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Do Subcultural theories offer convincing explanations for group offending by young men and women today? Are there any other theoretical perspectives which you may consider to be useful and relevant?

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Introduction

Do Subcultural theories offer convincing explanations for group offending by young men and women today? Are there any other theoretical perspectives which you may consider to be useful and relevant? Subcultural theories examine the behaviour and actions of various groups within society - groups with either reject or depart from the traditional norms and views of the majority. These groups are referred to as subcultures, and subcultural theories attempt to explain why these groups - most are concerned with "youth gangs" and gang delinquency - engage in deviant acts. Subcultural theories originated in America and in particular the Univeristy of Chicago Sociology Department. Clifford Shaw and Henry McKay at the University studied juvenile crime rates in Chicago and they divided the city up into a series of concentric rings. They then calculated the delinquency rates of in each ring finding that areas with the highest crime rates were those in the centre of the city, with the rates diminishing outwards from the centre. They noted that delinquency was lower in areas of high economic status while it was seen to be high in areas of low economic status. Their studies also found that these findings remained constant over time, notwithstanding "successive changes in the nativity and nationality composition of the population"1. They therefore came to the conclusion that "delinquency-producing factors are inherent in the community"2 and are culturally transmitted. They said that what is transmitted is "social disorganisation" This term referred to an inconsistency of values, attitudes and standards of behaviour. ...read more.

Middle

from the fact that it provides a means of securing economic gain, prestige, and other human satisfactions and is embodied in delinquent groups and criminal organizations, many of which have great influence, power and prestige"13. Children are exposed to these values as they are transmitted and passed down from generation to generation as are the techniques for committing offences. In discussing this, Shaw and Mckay give examples of the types of offences whose techniques are passed down, such as jack-rolling and shoplifting - crimes which lack a purpose. They strongly emphasise the role of the peer group and they say that in the context of this group crime is regarded as normal, as from the viewpoint of the delinquent's immediate social world (the subculture) and the norms associated with that world, he is not necessarily "disorganised, maladjusted or antisocial" but may be highly organized and well-adjusted14. Cohen's explanation of juveniles turning to crime centred upon their frustration at being unable to achieve "middle class" success and, more specifically, success at school. He says that in the resulting delinquent subculture, delinquents respond as a group and that this response has been worked out by their group over many years. This response is to "invert" the norms of wider society with the result that the subcultures' activities are, as mentioned earlier, non-utilitarian, malicious and negativistic. Indeed, these descriptions of the groups' activities explain crimes such as shoplifting (which is non-utilitarian) and vandalism (which is malicious) rather well. Cohen himself says that much gang stealing has no motivation and is in fact stealing "for the hell of it" and is a "valued activity to which attaches glory, prowess and profound satisfaction"15 rather than as an activity for gain and profit. ...read more.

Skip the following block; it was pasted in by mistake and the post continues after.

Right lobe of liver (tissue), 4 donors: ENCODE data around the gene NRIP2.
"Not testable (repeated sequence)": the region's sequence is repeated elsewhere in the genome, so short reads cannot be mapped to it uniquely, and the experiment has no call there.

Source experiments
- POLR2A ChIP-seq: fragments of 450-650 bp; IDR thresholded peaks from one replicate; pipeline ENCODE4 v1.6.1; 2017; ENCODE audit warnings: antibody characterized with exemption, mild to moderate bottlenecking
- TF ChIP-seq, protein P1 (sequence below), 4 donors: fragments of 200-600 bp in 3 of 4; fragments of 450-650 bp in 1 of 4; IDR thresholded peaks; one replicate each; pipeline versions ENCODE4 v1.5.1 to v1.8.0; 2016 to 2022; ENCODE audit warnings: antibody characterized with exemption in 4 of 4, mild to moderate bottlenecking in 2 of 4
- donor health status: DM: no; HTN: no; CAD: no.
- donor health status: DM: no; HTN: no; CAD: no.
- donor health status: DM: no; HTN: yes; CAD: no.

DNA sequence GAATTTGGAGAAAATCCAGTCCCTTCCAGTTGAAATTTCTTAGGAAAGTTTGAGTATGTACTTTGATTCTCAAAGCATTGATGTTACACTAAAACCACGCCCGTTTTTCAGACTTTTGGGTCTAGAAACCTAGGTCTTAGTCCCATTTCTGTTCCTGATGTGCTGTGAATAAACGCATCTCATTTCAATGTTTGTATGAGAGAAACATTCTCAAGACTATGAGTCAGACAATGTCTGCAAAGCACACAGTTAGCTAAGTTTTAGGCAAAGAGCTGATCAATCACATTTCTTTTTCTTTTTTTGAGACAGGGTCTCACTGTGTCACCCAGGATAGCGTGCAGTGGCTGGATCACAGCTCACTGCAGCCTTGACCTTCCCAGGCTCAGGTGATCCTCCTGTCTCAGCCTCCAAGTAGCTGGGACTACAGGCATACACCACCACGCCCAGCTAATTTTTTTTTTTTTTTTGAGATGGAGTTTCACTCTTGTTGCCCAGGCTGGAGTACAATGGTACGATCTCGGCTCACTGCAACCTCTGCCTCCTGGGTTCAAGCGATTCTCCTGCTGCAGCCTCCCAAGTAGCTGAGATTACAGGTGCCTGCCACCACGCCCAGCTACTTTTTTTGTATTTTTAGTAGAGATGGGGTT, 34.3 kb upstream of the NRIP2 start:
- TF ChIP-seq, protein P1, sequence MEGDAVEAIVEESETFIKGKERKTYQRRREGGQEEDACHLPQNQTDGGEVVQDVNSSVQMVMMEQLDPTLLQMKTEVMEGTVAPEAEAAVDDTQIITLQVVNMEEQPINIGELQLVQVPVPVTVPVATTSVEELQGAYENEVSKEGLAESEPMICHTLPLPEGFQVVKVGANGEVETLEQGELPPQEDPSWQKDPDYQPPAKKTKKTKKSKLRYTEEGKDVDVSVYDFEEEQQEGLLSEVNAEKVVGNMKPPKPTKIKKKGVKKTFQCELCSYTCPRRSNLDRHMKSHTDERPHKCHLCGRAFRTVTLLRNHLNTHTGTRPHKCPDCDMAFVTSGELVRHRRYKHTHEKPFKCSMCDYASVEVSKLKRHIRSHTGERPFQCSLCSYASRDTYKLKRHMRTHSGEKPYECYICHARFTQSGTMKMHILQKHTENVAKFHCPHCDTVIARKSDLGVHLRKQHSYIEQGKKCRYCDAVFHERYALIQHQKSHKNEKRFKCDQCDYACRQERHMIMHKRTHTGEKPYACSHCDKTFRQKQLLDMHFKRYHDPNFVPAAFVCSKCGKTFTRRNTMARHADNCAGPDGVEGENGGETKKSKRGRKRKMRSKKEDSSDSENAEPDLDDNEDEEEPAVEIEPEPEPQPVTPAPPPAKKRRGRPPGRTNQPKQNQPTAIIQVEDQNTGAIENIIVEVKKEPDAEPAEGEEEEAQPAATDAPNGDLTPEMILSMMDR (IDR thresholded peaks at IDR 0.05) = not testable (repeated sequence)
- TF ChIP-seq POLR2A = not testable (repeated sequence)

Conclusion

BIBLIOGRPAHY * Wolfgang, Leonard Savitz and Norman Johnson, (1970), The Sociology of Crime and Delinquency, New York: John Wiley and Sons * Rubington, E. and Weinberg, M. (1995) The Study of Social Problems, Oxford: Oxford University Press * Downes, D. (1966) The Delinquent Solution, London: Routledge. * Downes, D. and Rock, P. (1988) Understanding Deviance, London: Clarendon Press * Jones, S. (1988) Criminology, London: Butterworths * Williams, K (1997) Texbook on Criminology, London: Blackstone Press * Cohen, A.K. (1955) Delinquent Boys, New York: Free Press * Cloward, R. and Ohlin, L. (1960) Delinquency and Opportunity, New York: Free Press. * Matza, D. (1964) Delinquency and Drift, New York: Wiley * Sutherland, E. and Cressey, D. (1979) Criminology, 11 ed. Philadelphia: Lippincott 1 Shaw, C. and McKay, H. "Social Disorganisation", in Radzinowicz and Wolfgang "Crime and Justice Vol 1, p.415 2 ibid. 3 ibid. p,411 4 Sutherland, E. and Cressey, D. "Learning to be Deviant", in Rubington and Weinburg, "The Study of Social Problems", p.143 5 ibid. p.144 6 Cohen, Albert "The Delinquent Subculture", in Wolfgang, Savitz and Johnson, "The Society of Crime and Delinquency", p.286 7 Downes & Rock, "Understanding Devience", p.150 8 Merton, R. "Social Structure and Anomie" American Sociological Review. 9 as described in Downes & Rock, p.151 10 Becker, H. "Outsiders", Free Press. 11 as discussed in Jones, Stephen, "Criminology" 1998, Butterworths, p.156 12 Shaw & McKay, p.413 13 ibid. p.411 14 ibid. p.416 15 Cohen, p.287 16 as discussed in Jones, p.167 17 Williams, Katherine, "Textbook on Criminology" 1997, Blackstone Press Ltd, p.364 LLB (Hons) Part Time Criminology Page 11 of 11 ...read more.

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